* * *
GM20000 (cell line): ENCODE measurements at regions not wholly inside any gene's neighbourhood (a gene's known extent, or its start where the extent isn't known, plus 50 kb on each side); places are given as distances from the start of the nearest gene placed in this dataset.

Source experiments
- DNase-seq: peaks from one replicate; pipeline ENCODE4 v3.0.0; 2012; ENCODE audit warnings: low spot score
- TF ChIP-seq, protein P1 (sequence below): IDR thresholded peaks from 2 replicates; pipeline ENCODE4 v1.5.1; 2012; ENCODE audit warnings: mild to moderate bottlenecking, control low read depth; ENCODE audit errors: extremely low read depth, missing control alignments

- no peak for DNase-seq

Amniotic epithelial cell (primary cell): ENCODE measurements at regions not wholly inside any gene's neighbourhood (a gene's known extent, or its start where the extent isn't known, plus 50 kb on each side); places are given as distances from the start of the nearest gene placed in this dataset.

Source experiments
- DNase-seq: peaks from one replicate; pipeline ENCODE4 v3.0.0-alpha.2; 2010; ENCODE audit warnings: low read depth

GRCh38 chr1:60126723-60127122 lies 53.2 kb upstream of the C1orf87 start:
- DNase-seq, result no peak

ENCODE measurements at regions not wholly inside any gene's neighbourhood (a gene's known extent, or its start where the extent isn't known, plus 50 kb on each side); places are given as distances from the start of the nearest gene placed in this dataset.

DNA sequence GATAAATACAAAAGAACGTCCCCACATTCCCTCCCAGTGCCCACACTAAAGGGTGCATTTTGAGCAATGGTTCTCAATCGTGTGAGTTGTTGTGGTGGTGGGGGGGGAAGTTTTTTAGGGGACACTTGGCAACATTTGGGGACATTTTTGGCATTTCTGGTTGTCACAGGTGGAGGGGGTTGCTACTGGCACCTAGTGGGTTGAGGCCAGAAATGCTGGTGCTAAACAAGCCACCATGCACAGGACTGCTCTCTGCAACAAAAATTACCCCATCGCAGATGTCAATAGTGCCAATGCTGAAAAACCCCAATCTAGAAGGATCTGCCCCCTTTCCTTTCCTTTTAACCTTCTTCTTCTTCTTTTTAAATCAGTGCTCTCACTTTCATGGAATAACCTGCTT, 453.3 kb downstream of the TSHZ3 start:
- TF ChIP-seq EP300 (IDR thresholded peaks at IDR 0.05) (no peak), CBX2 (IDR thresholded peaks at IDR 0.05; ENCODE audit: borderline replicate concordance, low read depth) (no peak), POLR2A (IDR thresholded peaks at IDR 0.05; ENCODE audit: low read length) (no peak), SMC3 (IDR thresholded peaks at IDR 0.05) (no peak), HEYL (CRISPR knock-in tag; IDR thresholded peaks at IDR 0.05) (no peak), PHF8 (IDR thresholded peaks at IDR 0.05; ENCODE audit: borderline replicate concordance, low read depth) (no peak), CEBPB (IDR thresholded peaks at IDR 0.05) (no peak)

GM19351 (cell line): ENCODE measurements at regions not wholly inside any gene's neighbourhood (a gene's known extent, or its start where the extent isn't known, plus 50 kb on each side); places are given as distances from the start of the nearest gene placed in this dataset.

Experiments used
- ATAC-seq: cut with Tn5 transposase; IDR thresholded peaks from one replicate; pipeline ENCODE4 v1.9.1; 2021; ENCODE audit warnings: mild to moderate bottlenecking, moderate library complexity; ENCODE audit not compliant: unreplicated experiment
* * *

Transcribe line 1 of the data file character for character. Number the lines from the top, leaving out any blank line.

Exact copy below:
GM20000 (cell line): ENCODE measurements at regions not wholly inside any gene's neighbourhood (a gene's known extent, or its start where the extent isn't known, plus 50 kb on each side); places are given as distances from the start of the nearest gene placed in this dataset.